A Poem for Cheryl Strayed

As host of the recent “Writing, Truth, and Community” event featuring best selling author and creative writer Cheryl Strayed, I was blessed with the task of introducing Cheryl, who has by now, been introduced in so many fabulous and interesting ways by so many fabulous and interesting luminaries, that I was wondering what little old me could possibly add to the mix? So in my poet-like bewilderment and terror, I couldn’t think of what else to do except what I always do with such surges of emotion. Write a poem! She was so genuinely touched, that she mentioned how when she met Robert Redford, though he kissed her four times, he did NOT write her a poem. My life is now complete, I can die a happy fulfilled man!! The poem is copied below. Enjoy!

Thirteen Ways of Looking at Cheryl Strayed (after Wallace Stevens)

I

Among twenty snowy mountains
The only thing moving
Was the eye of a woman with a blue backpack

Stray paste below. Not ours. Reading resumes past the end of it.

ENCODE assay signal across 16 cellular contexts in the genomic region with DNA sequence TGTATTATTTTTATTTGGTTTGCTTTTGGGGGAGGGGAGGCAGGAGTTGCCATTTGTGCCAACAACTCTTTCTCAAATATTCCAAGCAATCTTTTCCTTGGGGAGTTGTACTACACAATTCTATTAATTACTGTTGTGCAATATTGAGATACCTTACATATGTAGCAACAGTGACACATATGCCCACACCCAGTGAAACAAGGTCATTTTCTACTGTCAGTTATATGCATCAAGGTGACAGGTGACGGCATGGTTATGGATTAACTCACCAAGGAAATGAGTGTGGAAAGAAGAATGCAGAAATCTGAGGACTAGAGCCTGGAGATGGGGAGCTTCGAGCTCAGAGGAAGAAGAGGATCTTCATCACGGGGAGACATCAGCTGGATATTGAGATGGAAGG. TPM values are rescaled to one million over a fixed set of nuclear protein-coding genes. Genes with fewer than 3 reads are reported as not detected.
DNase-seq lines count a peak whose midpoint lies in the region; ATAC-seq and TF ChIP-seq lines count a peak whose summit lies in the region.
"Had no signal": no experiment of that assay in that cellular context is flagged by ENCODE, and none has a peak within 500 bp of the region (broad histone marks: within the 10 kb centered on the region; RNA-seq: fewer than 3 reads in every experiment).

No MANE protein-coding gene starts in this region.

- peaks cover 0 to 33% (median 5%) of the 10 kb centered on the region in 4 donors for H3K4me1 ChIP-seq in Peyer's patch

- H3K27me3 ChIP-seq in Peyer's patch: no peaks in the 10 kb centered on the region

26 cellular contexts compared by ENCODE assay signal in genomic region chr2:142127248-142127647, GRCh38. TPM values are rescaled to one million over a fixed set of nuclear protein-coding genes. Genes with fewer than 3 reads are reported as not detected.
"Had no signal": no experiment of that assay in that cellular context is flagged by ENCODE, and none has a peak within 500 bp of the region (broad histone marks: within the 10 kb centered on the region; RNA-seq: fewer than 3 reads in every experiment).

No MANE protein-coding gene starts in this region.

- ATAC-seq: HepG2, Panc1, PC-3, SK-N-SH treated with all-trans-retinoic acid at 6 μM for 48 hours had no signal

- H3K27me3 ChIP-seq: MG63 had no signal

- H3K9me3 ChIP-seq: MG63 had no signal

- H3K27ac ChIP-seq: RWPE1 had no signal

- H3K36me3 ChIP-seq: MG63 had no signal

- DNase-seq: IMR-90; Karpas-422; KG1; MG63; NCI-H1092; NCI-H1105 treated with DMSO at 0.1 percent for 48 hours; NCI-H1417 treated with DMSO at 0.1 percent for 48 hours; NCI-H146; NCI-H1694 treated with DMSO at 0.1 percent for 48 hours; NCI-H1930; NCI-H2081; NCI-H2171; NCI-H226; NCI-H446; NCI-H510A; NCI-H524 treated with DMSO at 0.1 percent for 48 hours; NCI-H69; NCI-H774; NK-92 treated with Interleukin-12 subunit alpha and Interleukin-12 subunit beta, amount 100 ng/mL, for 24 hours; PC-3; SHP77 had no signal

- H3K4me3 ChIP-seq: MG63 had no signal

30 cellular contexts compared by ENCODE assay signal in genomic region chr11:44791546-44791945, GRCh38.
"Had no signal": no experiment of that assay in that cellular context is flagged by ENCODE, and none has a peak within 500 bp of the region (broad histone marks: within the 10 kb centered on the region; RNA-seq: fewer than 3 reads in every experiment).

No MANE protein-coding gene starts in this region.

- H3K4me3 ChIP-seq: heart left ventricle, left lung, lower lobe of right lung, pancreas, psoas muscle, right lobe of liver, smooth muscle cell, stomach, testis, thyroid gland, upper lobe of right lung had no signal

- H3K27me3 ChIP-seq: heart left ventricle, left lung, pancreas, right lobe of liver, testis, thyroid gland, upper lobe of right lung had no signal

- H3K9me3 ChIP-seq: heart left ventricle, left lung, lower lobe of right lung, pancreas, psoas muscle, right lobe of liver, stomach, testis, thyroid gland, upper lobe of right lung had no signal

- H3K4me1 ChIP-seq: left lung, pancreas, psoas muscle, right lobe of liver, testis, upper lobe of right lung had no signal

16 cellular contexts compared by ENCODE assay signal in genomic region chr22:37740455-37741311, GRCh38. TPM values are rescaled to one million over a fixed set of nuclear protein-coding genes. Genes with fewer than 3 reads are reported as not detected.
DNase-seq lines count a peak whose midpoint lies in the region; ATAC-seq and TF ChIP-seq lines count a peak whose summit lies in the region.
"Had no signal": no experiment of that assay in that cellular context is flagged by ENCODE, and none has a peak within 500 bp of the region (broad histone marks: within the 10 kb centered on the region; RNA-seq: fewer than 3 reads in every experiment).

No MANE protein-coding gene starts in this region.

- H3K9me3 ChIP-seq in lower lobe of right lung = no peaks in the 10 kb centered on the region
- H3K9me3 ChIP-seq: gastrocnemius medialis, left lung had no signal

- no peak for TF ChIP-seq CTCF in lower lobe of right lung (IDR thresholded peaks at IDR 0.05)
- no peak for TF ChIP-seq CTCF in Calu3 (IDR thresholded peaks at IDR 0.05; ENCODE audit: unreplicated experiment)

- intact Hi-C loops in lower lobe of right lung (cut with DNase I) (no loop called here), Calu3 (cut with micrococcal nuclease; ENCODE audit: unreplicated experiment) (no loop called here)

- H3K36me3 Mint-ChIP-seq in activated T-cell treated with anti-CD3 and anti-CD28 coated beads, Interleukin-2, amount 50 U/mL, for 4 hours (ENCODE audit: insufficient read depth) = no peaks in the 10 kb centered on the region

Called “monster”

II

She was of three minds
Like a tree with three branches
Of grief, of hope, of love

III

The woman whirled in the summer winds
A tiny speck of brilliance in the setting sun

IV

A woman and a mountain are one. A woman
And a mountain, and a grieving heart are one

V

I don’t know which to prefer, the beauty
of subtle thought, or the beauty of mountain dreams—
the woman weeping, or just after

VI

Charcoal clouds drifted across the tops of the sugar pines,
oh dear future sugar. . .the mountains frowned
her solitude thickening, the trail steepened

VII

Oh good people of the city
why do you imagine only golden words?
Do you not see how the blackbirds
nest in her trees, as in yours?

VIII

I know of noble songs, of grand ideas,
I know the woman with the blue backpack
is involved in what I know

IX

When the woman took flight
as now a bluebird might, it marked the beginning
of many endings

X

The sight of the woman
in the blue backpack with her heart full of
birds, full of words,
would make the mountains cry out
in understanding

XI

She walked the spine of California
on winged feet made of glass
on hammered feet of blood and pulp
the mystery and beauty eclipsing the fear
of an unknown. . .the pain of surrender

XII

The river is flowing
the woman must jump in

XIII

It was daytime all night long
from then on, the blackbirds in the night tree were
singing for her, a song abloom with the clarity of love